This CD contains a most unusual piece!
The symphonic poem, Forest of the Amazon, is
one of Villa-Lobos’s very last works and was composed in late 1958 and
early 1959. The music was originally written for the Hollywood film,
Green Mansions, which starred Audrey Hepburn. However, in the
end little of the music seems to have been used in the (unsuccessful)
movie and the composer recycled it into the present work.
The conductor, Alfred Heller, a protégé
of Villa-Lobos, has supplied a detailed liner note about the background
to this extraordinary work which here receives its first complete recording.
It is scored for what sounds like an extremely large orchestra which,
characteristically, includes lots of exotic percussion instruments.
Forest of the Amazon also requires a male chorus, apparently
representing Amerindians (I find it difficult to tell what they are
singing; no texts of the chorus parts are provided and, in fact, it
may be that their ’words’ are a deliberately meaningless chant.) The
other performer is a soprano soloist who sings four songs in Portuguese
(for which texts and translations are provided). The soloist
is none other than Renee Fleming in what must have been one of her earliest
The music is typically prolix and the orchestration
vividly coloured. Indeed, the music put me in mind of a word I’ve often
seen and heard used of the Amazon rain forests: "teeming".
However, even after several hearings I’m still not sure what to make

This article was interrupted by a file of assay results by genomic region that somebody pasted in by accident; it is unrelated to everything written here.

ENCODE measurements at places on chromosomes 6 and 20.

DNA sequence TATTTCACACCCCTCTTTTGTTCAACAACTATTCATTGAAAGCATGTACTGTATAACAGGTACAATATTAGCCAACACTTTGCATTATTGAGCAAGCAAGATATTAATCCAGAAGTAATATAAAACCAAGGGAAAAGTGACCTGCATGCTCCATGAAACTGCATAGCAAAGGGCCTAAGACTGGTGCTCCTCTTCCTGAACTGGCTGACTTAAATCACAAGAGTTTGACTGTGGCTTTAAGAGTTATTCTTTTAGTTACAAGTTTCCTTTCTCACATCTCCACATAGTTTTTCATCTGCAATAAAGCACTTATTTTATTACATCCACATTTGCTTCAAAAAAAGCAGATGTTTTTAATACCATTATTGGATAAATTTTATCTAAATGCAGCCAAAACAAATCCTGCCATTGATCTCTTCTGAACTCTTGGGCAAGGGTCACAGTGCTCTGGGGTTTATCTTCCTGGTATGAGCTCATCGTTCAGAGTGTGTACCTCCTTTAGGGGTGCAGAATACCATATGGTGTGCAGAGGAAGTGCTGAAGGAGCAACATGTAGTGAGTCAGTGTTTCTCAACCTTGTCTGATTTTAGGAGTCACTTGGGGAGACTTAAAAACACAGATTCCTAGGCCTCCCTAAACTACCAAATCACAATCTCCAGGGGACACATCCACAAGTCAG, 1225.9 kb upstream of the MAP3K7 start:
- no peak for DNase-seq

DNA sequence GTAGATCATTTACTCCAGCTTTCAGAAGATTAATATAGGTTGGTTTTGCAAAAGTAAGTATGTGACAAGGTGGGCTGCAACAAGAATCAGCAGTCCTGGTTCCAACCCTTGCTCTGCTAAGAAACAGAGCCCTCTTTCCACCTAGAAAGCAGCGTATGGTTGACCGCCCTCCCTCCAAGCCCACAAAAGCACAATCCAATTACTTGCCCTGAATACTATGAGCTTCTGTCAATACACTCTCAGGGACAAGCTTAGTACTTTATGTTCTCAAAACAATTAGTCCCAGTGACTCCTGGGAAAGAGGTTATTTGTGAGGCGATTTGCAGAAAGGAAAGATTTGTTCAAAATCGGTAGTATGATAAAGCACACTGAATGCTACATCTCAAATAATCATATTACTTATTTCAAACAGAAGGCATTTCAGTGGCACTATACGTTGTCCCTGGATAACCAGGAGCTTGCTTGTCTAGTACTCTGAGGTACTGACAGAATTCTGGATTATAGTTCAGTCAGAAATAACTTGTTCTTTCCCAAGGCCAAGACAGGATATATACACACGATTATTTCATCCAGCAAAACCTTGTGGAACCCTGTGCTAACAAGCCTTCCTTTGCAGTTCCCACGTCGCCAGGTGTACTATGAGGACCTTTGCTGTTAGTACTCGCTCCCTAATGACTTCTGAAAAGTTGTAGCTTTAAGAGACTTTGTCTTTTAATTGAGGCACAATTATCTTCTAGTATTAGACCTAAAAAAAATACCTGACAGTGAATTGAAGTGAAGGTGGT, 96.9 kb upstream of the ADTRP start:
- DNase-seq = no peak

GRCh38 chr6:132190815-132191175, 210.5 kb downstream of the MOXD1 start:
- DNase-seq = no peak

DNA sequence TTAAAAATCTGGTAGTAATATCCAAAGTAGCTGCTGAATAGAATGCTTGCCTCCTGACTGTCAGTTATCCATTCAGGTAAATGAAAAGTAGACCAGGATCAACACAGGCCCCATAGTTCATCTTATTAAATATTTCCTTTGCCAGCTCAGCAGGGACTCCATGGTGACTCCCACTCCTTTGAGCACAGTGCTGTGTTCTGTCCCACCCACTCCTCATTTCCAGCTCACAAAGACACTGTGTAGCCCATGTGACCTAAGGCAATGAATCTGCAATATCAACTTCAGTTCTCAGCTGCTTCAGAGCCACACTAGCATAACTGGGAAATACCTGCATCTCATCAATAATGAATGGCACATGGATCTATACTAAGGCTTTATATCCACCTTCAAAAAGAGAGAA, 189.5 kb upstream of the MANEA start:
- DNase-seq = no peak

of it all. Although the work is described as a symphonic poem I can’t
really discern any symphonic structure; rather, the work sounds like
a succession of short, unrelated movements (there are twenty in all).
I must say that, as an adaptation of film music into symphonic music,
Forest of the Amazon doesn’t seem to me to be anywhere near as
successful as Vaughan Williams’ Sinfonia Antartica. I
suspect I would have found this episodic music easier to follow and
appreciate if there had been a track-by-track narrative description
in the notes. Unfortunately, this is absent though the notes are excellent
on the subject of the work’s origins. As it is, Heller’s notes imply
that the music follows fairly closely the plot of Green Mansions
but few listeners will have any knowledge of this now-forgotten film.
I have to say that I think that the work is over-long
in relation to the strength of the musical material. It contains some
interesting moments but the musical invention doesn’t seem to me to
be capable of sustaining a 74-minute time span. Judicious pruning of,
say, 20 minutes would have helped and it might have been better still
if Villa-Lobos had condensed his score into one or two suites, each
lasting 20 to 25 minutes.
The Moscow orchestra play what must have been very
unfamiliar music efficiently and Renee Fleming sings with her usual
refulgent tone. The last piece she sings, ‘Sentimental Melody’ (track
18) will particularly delight her many admirers – of whom I am one.
The men’s chorus seem to add little to the proceedings and I think their
music would have been a prime candidate for the editor’s pencil. Clearly,
this project has been a labour of love for Alfred Heller and he seems
to conduct with spirit.
A minor Russian label originally issued the recording
and this reissue by Delos should bring it to wider attention. Ultimately,
however, I suspect this CD will be of greatest appeal to devotees of
Villa-Lobos’s music who should snap up this rarity while it remains
also review by Rob Barnett